SBD/2/Leagues Governing Bodies

HOCKEY HELD HOSTAGE -- DAY 63: LOOK WHO'S TALKING

     NHL owners and players resumed negotiations in Chicago
yesterday, with one insider describing the session as "good, not
great."  In this morning's Toronto GLOBE & MAIL, the CANADIAN
PRESS' Alan Adams reports on the state of talks on the top issues
at hand.  ROOKIE CAP:  The NHLPA dropped its ceiling for entry-
level salary restrictions from $1.5M to $1.25M.  The owners are
still in the neighborhood of $700,000.  ARBITRATION:  The NHL
wants to retain its proposal to make an arbitrator's decision
non-binding.  But the league did propose that a maximum of two
players be allowed to "walk away" -- become unrestricted free
agents if the team decides not to pay the salary determined by an
arbitrator.  The NHLPA wants arbitration to remain binding.  The
two sides have reportedly agreed that an unrestricted free
agent's salary cannot be used for comparison purposes in an
arbitration case.  FREE AGENCY:  Both sides have agreed to
unrestricted free agency at age 28, and the union is said to have
agreed to the NHL's "franchise player" proposal.  The owners want
each team's franchise player to be the highest paid player on the
team, while the union proposes that franchise players receive the
average of the top salaried players of each of the 26 teams --
about $3M a season.  LUXURY TAX:  The owners' tax plan was not on
the table yesterday (Toronto GLOBE & MAIL, 12/2).  In New York,
Richard Sandomir reports that the owners' caps for rookies are
$700,000 for 1st round picks, $400,000 for 2nd, and $250,000 for
3rd.  On free agency, Sandomir reports the league wants to raise
the age-limit on unrestricted free agency to 31 (N.Y. TIMES,
12/2).  The union is also believed to be negotiating for
"increased benefits and a share of NHL licensing revenues, as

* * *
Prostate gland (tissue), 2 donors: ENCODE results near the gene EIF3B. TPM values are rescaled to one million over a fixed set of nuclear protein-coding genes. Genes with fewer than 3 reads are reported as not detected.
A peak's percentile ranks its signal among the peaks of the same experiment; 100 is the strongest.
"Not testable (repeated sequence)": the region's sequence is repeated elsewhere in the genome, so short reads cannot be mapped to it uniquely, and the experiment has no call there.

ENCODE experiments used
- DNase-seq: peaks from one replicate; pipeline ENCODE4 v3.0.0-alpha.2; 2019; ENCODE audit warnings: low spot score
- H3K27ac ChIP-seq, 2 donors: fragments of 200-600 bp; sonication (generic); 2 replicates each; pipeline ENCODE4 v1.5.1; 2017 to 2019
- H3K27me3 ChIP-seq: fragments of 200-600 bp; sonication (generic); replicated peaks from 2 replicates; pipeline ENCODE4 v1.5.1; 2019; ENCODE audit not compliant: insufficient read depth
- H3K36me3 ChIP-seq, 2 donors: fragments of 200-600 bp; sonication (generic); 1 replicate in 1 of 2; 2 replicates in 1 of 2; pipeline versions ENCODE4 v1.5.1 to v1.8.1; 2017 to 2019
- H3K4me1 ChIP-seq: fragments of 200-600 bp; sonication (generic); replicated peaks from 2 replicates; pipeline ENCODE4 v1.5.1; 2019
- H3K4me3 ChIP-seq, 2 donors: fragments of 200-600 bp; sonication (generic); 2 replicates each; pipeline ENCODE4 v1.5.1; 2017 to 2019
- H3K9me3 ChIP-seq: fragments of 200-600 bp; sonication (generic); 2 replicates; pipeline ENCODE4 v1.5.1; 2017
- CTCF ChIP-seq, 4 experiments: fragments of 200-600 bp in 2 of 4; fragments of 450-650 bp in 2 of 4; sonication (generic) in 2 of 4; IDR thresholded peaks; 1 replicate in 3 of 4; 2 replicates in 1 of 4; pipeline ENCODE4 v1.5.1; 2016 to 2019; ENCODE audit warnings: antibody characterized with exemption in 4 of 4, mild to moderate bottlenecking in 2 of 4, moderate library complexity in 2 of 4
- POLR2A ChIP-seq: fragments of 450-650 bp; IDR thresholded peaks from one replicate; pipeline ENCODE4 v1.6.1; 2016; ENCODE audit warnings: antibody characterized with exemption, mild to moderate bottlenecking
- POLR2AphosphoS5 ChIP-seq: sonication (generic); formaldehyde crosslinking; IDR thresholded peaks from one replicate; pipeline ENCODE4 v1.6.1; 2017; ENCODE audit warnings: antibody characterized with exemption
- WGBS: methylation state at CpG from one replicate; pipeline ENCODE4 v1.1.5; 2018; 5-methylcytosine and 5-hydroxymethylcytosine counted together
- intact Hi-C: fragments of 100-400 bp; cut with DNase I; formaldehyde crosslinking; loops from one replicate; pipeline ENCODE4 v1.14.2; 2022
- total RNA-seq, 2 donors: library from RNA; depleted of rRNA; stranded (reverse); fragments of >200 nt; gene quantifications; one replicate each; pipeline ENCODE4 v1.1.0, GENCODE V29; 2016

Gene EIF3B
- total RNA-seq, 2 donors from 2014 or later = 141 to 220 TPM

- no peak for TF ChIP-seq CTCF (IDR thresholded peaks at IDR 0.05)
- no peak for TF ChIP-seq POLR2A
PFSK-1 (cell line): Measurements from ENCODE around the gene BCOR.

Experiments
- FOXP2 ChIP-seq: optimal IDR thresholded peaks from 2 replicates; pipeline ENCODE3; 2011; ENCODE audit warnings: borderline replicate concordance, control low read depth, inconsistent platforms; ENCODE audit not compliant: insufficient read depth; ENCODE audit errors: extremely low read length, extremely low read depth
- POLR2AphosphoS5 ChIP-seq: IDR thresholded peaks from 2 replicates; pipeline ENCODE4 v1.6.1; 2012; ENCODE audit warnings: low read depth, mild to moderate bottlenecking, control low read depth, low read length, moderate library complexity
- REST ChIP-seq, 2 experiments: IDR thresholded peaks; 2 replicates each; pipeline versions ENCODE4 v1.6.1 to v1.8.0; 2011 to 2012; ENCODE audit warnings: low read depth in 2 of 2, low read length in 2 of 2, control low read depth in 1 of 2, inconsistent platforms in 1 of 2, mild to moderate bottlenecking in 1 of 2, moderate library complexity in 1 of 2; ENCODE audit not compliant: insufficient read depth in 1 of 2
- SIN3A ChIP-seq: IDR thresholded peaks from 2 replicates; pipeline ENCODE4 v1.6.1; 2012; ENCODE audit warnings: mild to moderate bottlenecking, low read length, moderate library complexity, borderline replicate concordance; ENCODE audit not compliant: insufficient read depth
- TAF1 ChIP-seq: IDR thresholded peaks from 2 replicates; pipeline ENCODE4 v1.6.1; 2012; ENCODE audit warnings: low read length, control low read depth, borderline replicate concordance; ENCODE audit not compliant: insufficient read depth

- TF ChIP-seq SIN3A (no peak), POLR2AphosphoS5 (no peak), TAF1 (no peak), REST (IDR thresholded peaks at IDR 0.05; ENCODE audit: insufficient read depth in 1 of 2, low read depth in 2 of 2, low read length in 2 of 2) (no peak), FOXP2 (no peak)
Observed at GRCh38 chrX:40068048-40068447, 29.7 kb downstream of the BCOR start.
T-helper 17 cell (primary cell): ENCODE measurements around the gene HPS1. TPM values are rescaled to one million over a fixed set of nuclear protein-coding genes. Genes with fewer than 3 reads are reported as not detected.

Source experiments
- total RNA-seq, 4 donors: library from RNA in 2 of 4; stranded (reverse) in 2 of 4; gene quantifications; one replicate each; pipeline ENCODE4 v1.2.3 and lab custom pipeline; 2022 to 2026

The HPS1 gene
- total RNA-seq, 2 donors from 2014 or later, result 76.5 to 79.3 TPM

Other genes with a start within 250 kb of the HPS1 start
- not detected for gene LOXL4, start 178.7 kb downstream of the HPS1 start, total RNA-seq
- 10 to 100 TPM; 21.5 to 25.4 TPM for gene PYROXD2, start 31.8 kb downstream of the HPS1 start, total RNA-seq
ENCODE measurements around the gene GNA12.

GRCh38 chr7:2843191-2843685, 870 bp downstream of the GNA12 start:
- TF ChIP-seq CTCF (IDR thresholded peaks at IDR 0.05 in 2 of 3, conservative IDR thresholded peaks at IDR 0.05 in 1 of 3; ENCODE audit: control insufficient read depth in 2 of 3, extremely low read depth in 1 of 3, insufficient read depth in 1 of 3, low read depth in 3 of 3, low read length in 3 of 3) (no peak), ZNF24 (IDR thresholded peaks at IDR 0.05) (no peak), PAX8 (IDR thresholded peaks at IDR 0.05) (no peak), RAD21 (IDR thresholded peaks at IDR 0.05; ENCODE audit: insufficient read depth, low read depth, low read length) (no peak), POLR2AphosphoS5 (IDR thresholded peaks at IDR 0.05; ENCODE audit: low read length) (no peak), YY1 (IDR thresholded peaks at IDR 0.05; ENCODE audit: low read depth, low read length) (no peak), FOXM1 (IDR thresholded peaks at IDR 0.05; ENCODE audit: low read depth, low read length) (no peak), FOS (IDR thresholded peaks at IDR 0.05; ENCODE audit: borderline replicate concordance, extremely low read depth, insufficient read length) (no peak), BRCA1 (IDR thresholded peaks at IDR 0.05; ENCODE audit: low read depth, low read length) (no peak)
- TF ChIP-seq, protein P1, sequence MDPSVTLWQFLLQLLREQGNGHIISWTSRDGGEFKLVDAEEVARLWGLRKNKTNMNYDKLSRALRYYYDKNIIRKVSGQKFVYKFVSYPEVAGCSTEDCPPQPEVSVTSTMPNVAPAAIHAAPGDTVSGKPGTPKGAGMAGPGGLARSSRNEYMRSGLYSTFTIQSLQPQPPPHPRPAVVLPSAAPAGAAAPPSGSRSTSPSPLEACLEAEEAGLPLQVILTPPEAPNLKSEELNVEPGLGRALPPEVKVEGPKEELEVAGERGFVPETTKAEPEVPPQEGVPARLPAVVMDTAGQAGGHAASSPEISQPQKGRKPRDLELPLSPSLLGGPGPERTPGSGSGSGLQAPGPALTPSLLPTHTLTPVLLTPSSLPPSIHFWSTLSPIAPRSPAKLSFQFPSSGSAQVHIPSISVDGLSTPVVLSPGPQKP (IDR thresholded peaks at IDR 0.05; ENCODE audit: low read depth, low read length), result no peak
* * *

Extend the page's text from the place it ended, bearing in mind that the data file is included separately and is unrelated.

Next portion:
well as an increase in playoff award money" (Larry Brooks, N.Y.
POST, 12/2).
     WHAT TO EXPECT:  In Toronto, Bob McKenzie writes, "The NHL
expects entry-level restrictions, modified arbitration and
elimination of Group One free agency from the players simply
because it believes that's what's required to help put the
league's economic house in order.  Now, the NHL is prepared to
trade unrestricted free agency for a tax.  The NHLPA isn't
biting, though it still wants and expects the new world of free
agency.  The crystal ball, fuzzy as it may be, suggests if the
improvements in free agency are less liberal -- say unrestricted
status at age 30 with or without a franchise-player clause -- the
impetus for the tax will be significantly reduced or eliminated"
(TORONTO STAR, 12/2).
     TAX PLAN ON ICE?  ESPN's Al Morganti reported the owners
"are willing to back off" of the luxury tax, saying he believes
they are unwilling to risk the a season "by forcing this luxury
tax down [the players'] throat"   ("SportsCenter," 12/1).  In New
York, Larry Brooks also reports that support for the tax has
"dwindled" among the NHL Board of Governors.  "But the league was
believed to be supporting a relatively benign tax in the rate of
5-to-10 percent on free agent signings" (N.Y. POST, 12/2).  But
in Boston, Stephen Harris reports that a "hard-line faction" of
about 10 teams (Bruins, Blackhawks, Canadiens, Panthers, Devils,
Canucks among others) have decided that the players' concessions
are insufficient and that the luxury tax should be brought back
to the table (BOSTON HERALD, 12/2).
     ALL-STARS LOSE:  Keith Olbermann, on Team Gretzky losing to
the IHL Vipers:  "If this is how they're going to settle the
lockout, the owners won" ("SportsCenter," 12/1).  Wayne Gretzky
wouldn't name names, but complained about efforts to "sabotage"
the team's tour.  Gretzky:  "CBC and ESPN have been kind enough
to step up to the plate and not worry about the pressure. ... But
I guess people aren't tired of watching bowling and pool on TV
yet" (Mark Everson, N.Y. POST, 12/1).  Team Gretzky sported Coca-
Cola decals on their helmets, and L.A. Gear patches on their
NHLPA jerseys (THE DAILY).  Mike Barnett, agent to Gretzky and
Brett Hull, promised an expanded exhibition schedule if the
season is canceled:  "It would be of grandiose proportions,
managed by the players, on a world basis in scope" (Dave
Luecking, ST. LOUIS POST-DISPATCH, 12/2).  CBC confirms that
Molson will be a "full sponsor" of the two telecasts of Team
Gretzky on December 3 & 10 (Ken McKee, TORONTO STAR, 12/2).
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